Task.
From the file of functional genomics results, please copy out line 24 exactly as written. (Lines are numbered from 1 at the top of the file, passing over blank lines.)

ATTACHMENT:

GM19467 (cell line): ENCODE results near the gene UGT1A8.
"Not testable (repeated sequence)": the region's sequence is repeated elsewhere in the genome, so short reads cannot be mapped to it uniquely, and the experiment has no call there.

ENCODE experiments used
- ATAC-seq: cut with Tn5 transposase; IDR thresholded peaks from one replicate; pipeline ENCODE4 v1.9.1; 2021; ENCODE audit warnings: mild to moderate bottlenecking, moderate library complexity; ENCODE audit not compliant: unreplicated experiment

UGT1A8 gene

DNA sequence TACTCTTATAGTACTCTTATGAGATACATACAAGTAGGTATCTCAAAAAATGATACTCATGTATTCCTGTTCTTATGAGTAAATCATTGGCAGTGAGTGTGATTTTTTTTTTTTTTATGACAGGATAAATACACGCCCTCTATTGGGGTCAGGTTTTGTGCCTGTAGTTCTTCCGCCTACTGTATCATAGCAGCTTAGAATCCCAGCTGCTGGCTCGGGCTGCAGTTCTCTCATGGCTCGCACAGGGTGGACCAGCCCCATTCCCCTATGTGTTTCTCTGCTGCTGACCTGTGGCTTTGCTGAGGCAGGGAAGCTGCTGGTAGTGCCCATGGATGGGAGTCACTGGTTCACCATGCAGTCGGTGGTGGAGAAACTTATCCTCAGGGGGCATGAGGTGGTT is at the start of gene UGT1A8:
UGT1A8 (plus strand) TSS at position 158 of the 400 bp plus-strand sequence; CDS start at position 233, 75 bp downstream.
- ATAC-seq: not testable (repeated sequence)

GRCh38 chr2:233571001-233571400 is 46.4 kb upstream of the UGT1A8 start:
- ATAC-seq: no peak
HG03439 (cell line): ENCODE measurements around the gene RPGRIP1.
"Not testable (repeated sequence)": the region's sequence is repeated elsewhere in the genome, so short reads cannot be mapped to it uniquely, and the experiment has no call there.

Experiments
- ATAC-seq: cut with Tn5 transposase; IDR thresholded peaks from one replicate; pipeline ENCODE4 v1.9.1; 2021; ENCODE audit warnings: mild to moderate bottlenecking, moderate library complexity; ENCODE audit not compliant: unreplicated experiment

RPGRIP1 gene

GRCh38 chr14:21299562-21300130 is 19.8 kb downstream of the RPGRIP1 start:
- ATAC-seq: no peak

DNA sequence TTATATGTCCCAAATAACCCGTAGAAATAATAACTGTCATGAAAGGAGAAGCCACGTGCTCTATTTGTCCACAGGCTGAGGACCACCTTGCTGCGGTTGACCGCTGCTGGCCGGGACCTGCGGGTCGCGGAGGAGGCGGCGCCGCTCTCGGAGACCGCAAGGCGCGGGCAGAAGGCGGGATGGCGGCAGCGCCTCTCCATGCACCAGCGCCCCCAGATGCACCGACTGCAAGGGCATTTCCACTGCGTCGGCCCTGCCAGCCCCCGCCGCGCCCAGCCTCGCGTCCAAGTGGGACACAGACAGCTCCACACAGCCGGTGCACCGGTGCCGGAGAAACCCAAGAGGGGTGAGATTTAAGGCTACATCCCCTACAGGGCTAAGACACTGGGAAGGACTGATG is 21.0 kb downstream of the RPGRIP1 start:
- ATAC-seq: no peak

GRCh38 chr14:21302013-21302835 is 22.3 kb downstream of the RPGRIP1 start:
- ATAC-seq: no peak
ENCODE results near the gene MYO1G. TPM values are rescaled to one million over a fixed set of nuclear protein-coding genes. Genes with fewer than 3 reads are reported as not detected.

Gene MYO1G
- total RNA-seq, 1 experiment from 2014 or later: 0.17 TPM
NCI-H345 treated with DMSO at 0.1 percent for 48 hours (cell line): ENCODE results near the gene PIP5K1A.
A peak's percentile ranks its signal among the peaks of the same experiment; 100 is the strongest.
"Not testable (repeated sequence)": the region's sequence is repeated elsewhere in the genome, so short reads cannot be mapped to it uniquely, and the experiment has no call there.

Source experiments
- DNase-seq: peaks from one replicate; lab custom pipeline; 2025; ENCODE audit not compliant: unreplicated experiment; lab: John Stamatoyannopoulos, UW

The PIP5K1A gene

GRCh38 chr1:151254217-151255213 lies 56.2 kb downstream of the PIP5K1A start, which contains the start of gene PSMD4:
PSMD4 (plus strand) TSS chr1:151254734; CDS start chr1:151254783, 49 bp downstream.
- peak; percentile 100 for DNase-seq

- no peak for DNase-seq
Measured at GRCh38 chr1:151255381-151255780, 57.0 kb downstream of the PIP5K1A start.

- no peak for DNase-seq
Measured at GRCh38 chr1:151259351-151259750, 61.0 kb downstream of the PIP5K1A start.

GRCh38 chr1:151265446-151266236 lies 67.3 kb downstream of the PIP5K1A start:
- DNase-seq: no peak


- total RNA-seq, 1 experiment from 2014 or later: 0.17 TPM